Betty: That's nothing! In our town we have 50 geniuses! Clearly the residents of B are smarter than the residents of A!

What is wrong with this? Obviously, 40 out of 2000 is a much higher rate than 50 out of 200,000! Divide the number of geniuses by the total population, and you have a per capita figure, and this is what Betty needs to be comparing.

40 / 200 = 0.2; 50/200,000 = 0.00025.

Now when we compare, we see that Alice's town has a much higher ratio of geniuses.

Professor Haiven should automatically know and understand that she can't compare what's happening in Pakistan to what's happening in the United States without doing some per capita calculations. And yet, that's what she's done. The fact that a college professor doesn't know this isn't just embarrassing - it's downright bizarre!

Am I going to do those calculations for you? No! You can look up the population of Pakistan in 2013, as well as the population of the United States, and I've shown you how to do the per capita calculation, so you can figure it out for yourself. The big question is: will you figure it out for yourself?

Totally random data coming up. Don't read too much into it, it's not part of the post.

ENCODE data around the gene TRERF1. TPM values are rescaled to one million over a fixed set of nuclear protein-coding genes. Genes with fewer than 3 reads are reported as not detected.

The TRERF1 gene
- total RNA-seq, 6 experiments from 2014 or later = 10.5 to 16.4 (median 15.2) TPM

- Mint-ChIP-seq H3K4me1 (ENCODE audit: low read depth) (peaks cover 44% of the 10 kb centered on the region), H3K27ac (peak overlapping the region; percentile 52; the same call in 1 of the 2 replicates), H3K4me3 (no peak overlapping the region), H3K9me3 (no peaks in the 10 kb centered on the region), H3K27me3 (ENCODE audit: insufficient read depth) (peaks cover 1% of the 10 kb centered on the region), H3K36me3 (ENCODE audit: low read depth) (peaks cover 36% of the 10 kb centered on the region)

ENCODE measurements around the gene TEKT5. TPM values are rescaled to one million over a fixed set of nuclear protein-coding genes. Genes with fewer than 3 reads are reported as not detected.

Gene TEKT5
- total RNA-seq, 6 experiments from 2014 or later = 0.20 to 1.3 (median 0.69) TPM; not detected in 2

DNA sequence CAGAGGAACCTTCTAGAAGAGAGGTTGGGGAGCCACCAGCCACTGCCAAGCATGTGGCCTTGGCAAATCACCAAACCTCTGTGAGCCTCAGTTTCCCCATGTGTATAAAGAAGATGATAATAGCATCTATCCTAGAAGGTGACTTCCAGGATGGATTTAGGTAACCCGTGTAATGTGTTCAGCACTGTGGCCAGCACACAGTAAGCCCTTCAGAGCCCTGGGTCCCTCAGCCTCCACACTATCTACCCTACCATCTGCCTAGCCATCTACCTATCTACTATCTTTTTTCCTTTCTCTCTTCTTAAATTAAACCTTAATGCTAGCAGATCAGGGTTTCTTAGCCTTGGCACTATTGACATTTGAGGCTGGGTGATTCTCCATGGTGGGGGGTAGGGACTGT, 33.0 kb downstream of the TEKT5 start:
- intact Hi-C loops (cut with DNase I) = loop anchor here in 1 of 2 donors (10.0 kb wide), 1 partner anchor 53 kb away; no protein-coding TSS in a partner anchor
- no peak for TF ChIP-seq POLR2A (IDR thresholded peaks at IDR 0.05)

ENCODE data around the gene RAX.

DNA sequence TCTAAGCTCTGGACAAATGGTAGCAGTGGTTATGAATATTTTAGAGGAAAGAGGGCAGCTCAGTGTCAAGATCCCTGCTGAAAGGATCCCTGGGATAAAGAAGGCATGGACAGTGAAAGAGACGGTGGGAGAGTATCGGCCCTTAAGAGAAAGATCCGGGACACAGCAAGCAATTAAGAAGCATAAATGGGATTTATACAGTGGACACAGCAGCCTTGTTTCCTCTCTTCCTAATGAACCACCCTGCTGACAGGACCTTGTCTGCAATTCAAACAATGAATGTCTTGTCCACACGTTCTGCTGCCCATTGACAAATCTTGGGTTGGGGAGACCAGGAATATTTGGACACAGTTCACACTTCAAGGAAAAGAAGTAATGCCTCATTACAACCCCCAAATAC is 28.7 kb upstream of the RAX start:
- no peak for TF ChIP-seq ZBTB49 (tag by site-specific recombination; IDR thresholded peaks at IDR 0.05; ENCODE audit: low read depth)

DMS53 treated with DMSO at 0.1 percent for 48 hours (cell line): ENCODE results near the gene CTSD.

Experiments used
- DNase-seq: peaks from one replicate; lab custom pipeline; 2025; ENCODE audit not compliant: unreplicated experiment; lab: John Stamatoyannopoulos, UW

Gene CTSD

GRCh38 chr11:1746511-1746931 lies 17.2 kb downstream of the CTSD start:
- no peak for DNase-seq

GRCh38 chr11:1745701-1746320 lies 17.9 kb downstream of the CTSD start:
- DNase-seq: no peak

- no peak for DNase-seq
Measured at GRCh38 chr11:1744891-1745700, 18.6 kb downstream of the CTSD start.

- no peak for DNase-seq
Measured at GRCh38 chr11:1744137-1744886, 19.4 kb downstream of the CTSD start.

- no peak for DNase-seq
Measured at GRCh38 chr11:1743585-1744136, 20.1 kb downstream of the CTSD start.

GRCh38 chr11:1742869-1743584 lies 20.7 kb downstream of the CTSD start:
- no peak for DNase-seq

Herein lies one of the problems with our sound-bite conversation style: taking the time to actually research something is not really worth our time, so we don't bother. Instead we just accept whatever is spoon fed to us.

This issue of misusing statistics is a huge problem in our standard conversation style about any hot button topic; I see misuse of statistics in just about any discussion of race relations, gun control, etc. Statistics are great, because a little bit of math goes a long way toward making our point believable, and if people aren't paying attention, we can make numbers and statistics say anything we want them to.